I looked through my photos and picked about 30 of my favorites. Then I opened them (they are all DNG raw images) in Camera Raw, made adjustments for contrast and vibrance, and converted them into Photoshop images. Each is about 12 x 9 inches in size at 300 ppi.
I wanted to make a grid of photos six across and four down for the collage. The total size of the final image is about six feet wide by three feet tall. The image will be printed and mounted on stiff Gator Foam board, then attached to the wall with a wooden cleat.
I made a layout in Photoshop with blue guidelines separating the master image into a grid, then I started bringing in the images and arranging them in an attractive layout.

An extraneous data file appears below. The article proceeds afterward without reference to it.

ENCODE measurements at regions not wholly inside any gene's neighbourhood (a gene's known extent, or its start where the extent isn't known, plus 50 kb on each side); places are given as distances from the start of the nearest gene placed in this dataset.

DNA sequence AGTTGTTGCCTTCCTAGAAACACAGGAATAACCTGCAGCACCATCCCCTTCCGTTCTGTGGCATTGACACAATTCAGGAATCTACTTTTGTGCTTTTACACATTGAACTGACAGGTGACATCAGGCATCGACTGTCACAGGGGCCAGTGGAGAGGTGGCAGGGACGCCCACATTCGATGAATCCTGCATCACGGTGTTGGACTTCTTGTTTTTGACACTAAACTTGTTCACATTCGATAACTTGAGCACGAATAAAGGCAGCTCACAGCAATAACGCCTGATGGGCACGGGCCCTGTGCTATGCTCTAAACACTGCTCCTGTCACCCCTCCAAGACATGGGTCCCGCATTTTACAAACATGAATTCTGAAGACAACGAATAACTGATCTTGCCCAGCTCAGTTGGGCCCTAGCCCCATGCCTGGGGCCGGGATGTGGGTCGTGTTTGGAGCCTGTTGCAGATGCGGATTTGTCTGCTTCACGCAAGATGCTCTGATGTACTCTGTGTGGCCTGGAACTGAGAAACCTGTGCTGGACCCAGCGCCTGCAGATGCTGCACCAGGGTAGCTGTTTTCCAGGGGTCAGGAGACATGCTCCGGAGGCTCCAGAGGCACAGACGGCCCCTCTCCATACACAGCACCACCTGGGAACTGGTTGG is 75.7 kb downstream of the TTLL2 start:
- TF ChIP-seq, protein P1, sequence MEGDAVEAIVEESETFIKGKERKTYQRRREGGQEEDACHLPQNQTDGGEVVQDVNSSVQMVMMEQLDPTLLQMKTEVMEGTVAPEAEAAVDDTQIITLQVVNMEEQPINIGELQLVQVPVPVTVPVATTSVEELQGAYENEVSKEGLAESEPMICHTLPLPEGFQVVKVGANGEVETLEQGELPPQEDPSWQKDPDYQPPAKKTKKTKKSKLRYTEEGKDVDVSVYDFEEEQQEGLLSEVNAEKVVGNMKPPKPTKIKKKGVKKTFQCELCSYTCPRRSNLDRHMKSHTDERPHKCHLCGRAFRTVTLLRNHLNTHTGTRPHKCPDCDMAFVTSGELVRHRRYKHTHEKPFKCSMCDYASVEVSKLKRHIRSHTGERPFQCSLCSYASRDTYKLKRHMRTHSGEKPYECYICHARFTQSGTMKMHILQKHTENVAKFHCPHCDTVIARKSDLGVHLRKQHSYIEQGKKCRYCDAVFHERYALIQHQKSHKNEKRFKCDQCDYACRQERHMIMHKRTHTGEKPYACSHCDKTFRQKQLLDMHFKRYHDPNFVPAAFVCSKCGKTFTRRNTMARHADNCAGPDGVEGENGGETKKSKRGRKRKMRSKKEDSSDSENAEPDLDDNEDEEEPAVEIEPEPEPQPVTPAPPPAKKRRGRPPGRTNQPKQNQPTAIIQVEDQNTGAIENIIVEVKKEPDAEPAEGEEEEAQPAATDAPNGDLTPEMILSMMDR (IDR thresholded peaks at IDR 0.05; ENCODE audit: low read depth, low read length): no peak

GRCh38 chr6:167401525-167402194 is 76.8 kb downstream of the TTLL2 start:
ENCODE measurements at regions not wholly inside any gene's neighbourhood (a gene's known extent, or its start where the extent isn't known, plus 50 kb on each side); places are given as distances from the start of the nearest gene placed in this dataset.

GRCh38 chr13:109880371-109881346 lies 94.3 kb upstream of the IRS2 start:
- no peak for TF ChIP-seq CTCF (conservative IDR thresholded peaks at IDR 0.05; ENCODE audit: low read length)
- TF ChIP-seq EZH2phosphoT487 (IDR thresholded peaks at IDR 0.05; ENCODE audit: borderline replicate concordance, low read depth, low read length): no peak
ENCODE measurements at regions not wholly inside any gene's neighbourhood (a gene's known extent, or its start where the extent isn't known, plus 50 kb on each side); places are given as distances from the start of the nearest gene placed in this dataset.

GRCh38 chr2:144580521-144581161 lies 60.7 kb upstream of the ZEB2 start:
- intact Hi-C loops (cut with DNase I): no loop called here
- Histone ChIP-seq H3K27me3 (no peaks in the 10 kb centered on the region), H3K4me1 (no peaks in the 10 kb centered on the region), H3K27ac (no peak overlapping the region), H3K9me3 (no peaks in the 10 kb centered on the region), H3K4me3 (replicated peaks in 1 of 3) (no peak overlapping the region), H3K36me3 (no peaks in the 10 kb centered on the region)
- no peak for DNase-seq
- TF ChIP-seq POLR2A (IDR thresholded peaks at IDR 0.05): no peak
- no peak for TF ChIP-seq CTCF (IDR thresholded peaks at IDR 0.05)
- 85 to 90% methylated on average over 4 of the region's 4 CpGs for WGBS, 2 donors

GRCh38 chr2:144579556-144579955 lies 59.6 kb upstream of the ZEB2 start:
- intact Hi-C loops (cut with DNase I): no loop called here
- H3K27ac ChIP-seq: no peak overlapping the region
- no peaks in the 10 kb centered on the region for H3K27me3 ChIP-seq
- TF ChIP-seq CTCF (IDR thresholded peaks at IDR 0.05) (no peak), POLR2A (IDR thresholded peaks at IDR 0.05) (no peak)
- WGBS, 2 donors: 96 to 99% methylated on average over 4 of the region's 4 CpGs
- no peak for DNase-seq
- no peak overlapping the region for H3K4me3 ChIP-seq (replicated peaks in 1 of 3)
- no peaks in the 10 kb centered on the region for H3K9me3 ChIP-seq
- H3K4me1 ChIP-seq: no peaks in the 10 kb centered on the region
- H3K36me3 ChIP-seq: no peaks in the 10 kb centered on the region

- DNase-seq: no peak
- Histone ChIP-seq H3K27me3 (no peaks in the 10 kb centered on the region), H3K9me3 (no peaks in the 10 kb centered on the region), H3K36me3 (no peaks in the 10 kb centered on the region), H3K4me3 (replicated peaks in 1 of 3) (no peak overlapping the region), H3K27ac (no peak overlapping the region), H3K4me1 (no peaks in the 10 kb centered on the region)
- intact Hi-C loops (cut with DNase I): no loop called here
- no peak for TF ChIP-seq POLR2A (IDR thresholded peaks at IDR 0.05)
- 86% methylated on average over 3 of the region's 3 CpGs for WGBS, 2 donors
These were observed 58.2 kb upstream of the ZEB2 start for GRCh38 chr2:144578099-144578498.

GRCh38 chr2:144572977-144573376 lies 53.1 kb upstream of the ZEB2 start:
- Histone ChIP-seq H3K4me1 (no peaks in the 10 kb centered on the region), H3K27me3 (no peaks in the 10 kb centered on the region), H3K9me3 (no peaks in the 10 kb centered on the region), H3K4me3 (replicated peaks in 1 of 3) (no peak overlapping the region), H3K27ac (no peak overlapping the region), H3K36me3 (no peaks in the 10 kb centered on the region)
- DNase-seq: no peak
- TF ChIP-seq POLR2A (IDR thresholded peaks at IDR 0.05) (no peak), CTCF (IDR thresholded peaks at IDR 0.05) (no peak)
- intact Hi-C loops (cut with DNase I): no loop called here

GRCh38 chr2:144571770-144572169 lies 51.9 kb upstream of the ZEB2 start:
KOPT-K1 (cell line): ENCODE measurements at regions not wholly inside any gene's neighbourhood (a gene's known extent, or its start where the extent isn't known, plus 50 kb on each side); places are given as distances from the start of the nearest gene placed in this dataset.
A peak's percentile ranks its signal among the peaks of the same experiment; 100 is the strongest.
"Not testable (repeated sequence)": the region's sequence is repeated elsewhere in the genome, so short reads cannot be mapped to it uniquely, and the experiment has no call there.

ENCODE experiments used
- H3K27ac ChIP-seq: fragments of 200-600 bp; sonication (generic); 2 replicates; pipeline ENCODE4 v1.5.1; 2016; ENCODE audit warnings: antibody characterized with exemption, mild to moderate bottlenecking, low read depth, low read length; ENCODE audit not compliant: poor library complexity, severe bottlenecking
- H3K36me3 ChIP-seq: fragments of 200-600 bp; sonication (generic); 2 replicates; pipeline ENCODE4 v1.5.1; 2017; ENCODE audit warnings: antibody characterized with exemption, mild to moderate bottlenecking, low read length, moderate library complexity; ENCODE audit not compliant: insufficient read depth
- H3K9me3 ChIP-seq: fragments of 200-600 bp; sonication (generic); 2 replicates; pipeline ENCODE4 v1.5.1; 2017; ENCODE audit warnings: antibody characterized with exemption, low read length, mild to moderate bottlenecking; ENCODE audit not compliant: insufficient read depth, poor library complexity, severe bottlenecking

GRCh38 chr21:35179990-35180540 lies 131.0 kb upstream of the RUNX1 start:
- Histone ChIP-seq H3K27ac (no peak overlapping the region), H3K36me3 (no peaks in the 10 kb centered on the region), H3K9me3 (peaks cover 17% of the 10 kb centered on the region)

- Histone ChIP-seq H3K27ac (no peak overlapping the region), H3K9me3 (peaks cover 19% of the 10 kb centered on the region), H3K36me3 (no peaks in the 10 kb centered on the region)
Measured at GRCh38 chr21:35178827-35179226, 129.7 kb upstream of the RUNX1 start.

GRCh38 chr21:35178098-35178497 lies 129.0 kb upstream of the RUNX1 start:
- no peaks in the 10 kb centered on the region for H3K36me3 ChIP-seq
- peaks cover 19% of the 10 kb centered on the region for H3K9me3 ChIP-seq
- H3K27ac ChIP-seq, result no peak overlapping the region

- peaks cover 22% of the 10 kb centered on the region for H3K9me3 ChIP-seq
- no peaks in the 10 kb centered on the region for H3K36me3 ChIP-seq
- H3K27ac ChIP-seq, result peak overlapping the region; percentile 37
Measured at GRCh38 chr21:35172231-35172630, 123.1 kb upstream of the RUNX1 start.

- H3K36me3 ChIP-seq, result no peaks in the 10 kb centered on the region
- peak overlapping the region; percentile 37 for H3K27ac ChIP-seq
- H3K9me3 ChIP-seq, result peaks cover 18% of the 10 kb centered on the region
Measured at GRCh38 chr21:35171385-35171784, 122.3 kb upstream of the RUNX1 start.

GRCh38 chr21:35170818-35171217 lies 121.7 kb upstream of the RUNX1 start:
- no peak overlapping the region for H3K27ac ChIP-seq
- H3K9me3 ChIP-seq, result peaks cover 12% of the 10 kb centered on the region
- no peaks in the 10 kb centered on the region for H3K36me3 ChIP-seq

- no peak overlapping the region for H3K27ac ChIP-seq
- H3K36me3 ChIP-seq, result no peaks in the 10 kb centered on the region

After the second and third images I realized that it is very difficult to get the edges of these photos to align with pixel-precision and not have any gaps or corners that show errors of position or size. I needed a mask!
So, I drew one, and then I copied it and propagated it across my canvas. But it was slightly off, and the corners didn’t work perfectly, and at the end of the first row I had a handful of pixels that ran off the end. I needed more precision.
I decided to draw the masks using AppleScript. To do this I made a template in Illustrator and put the coordinates in pixels onto the template.